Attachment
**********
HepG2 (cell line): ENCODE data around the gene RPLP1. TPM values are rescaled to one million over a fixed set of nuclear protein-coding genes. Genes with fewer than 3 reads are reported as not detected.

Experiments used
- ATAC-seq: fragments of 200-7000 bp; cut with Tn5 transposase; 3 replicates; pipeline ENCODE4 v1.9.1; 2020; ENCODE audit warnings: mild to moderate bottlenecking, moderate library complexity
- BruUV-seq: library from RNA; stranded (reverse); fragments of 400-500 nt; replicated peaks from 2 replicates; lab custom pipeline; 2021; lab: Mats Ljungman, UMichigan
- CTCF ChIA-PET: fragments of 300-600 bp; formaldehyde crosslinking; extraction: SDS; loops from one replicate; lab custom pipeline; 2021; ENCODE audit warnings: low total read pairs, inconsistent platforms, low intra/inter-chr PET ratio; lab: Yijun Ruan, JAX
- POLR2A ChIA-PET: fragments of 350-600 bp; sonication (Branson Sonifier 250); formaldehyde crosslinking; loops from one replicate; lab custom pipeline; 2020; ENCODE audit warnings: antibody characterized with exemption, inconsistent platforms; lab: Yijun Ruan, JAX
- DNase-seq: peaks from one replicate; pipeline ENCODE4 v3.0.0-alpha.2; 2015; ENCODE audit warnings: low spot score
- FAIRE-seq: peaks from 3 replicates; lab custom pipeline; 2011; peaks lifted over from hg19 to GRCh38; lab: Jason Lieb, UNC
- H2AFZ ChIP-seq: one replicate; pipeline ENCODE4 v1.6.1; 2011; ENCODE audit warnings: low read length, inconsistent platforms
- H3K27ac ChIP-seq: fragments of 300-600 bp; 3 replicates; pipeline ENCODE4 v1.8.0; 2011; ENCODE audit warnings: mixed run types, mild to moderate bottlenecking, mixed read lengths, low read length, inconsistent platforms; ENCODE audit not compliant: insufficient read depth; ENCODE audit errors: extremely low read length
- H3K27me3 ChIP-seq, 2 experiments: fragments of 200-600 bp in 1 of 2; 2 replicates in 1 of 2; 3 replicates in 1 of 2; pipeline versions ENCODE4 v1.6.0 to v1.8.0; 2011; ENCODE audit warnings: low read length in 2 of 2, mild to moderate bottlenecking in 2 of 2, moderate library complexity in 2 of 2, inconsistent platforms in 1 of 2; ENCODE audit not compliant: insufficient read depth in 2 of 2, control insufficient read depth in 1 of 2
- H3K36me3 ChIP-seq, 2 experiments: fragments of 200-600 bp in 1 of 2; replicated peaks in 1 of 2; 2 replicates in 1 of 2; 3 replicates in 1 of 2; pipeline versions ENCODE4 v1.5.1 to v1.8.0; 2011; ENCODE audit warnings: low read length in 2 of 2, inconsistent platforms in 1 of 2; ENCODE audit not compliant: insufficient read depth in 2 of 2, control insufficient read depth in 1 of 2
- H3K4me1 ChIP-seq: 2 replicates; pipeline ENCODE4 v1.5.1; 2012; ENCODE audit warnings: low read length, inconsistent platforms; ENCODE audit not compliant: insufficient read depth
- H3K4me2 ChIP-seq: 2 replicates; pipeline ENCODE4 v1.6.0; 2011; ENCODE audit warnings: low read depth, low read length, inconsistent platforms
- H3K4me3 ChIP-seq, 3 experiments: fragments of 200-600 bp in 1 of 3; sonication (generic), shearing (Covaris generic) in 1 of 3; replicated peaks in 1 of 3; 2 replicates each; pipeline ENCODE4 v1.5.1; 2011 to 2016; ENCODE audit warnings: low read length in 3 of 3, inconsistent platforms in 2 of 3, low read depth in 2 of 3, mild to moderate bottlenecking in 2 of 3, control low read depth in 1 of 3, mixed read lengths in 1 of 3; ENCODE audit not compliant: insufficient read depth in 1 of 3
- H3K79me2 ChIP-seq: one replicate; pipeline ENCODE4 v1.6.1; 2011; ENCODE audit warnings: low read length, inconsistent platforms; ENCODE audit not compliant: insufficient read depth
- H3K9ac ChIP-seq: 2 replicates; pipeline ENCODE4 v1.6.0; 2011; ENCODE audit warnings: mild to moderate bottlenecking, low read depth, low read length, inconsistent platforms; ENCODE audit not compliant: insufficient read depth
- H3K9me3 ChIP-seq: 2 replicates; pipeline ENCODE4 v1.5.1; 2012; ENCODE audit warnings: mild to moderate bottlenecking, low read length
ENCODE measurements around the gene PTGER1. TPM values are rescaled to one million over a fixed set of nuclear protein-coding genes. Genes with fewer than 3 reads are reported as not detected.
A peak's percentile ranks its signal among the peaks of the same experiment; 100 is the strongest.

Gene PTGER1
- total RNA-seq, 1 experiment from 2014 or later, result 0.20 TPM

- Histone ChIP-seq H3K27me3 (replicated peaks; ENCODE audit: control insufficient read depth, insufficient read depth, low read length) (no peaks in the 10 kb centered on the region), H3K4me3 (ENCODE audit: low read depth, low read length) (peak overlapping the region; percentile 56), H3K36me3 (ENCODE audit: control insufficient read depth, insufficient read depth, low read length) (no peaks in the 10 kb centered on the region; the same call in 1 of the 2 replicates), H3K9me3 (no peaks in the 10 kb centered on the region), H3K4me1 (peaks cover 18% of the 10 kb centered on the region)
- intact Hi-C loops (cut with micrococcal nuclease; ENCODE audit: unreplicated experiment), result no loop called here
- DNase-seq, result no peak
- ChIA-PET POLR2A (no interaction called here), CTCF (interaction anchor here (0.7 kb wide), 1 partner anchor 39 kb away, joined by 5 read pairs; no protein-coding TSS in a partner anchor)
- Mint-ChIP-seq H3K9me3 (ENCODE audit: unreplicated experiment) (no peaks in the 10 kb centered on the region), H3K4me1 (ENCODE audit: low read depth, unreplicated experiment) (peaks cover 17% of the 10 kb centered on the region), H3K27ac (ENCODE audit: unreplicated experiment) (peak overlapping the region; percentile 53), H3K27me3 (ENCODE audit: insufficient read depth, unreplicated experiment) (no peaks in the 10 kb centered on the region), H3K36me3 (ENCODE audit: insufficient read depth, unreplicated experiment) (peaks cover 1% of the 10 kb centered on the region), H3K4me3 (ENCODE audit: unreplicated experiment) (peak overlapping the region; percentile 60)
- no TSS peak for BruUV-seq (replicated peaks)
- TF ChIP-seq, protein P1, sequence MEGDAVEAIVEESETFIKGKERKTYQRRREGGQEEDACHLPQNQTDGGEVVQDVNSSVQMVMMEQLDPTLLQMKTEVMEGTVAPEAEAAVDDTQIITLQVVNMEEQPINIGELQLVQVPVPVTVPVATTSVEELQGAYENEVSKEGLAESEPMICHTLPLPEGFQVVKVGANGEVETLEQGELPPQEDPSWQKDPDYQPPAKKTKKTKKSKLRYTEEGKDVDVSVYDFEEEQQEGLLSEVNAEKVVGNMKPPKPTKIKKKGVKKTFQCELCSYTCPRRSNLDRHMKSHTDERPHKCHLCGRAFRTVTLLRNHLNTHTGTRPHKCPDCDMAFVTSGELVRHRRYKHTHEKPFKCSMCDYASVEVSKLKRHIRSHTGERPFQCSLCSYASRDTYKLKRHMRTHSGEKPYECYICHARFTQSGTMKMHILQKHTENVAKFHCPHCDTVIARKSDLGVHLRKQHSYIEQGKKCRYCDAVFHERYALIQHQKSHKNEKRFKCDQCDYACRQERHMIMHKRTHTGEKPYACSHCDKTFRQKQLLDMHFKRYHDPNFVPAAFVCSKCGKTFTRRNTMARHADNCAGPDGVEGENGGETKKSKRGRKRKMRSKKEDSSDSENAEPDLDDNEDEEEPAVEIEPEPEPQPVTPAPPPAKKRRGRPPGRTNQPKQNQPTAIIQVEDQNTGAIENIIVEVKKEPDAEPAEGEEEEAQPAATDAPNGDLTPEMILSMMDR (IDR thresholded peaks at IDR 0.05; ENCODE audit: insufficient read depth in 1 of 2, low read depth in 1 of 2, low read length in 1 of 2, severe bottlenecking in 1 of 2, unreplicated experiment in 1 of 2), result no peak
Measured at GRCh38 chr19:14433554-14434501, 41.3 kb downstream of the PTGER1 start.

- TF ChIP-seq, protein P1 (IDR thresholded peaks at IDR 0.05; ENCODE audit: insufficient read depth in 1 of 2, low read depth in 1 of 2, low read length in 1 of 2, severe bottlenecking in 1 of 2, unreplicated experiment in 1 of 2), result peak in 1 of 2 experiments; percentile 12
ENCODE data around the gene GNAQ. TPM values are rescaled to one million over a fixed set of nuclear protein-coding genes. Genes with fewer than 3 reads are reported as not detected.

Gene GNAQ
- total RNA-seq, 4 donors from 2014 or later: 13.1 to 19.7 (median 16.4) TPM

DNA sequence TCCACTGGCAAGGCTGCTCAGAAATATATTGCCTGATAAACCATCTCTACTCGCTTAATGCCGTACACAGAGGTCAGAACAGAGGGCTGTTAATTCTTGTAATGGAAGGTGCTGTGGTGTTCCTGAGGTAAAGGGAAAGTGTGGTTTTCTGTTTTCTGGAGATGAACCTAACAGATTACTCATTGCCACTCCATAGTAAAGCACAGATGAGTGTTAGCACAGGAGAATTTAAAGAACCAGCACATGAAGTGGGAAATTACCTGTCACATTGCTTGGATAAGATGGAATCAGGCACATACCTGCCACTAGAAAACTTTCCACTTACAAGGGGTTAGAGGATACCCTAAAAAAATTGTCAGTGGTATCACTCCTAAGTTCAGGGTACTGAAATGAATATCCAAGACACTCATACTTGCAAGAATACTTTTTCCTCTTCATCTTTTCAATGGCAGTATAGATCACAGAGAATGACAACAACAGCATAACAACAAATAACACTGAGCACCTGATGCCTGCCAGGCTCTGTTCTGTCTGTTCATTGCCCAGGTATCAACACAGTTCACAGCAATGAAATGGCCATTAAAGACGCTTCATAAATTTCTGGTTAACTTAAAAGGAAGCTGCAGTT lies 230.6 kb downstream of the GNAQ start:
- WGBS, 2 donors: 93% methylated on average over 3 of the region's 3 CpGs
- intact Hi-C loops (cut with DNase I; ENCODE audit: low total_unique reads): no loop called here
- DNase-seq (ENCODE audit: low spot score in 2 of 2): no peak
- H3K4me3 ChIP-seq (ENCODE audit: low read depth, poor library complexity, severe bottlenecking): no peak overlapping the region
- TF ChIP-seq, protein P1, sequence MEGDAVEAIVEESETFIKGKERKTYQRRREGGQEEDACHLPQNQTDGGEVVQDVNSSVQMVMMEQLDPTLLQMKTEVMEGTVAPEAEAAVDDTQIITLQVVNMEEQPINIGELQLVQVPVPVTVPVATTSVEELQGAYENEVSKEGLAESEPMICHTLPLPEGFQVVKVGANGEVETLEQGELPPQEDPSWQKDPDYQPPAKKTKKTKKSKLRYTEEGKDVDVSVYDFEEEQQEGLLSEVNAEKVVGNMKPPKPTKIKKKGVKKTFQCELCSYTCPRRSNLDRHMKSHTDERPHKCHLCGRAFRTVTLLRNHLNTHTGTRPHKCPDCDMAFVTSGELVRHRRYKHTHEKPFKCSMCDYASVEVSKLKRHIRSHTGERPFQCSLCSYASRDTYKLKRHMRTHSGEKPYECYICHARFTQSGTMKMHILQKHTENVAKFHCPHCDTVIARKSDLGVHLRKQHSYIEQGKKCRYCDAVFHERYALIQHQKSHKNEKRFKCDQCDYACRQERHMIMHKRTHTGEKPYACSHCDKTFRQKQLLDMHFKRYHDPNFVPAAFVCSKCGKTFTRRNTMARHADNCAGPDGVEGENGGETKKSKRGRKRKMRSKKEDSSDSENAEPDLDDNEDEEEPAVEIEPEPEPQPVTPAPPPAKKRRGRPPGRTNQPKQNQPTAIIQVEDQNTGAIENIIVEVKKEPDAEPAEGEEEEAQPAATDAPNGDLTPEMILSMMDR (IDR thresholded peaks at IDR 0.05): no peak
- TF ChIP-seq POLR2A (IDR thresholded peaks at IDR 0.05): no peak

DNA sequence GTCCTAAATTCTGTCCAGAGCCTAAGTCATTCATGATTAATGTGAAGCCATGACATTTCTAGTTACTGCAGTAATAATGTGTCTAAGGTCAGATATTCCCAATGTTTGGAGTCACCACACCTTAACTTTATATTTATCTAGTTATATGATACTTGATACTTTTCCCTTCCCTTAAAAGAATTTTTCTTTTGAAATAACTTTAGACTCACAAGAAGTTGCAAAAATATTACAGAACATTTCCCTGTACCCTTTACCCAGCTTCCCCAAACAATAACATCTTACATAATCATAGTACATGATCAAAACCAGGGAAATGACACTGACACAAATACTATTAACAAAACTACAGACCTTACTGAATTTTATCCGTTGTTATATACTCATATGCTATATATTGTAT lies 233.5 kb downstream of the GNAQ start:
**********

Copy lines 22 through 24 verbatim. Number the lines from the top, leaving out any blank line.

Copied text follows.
- total RNA-seq, 1 experiment from 2014 or later, result 0.20 TPM

- Histone ChIP-seq H3K27me3 (replicated peaks; ENCODE audit: control insufficient read depth, insufficient read depth, low read length) (no peaks in the 10 kb centered on the region), H3K4me3 (ENCODE audit: low read depth, low read length) (peak overlapping the region; percentile 56), H3K36me3 (ENCODE audit: control insufficient read depth, insufficient read depth, low read length) (no peaks in the 10 kb centered on the region; the same call in 1 of the 2 replicates), H3K9me3 (no peaks in the 10 kb centered on the region), H3K4me1 (peaks cover 18% of the 10 kb centered on the region)
- intact Hi-C loops (cut with micrococcal nuclease; ENCODE audit: unreplicated experiment), result no loop called here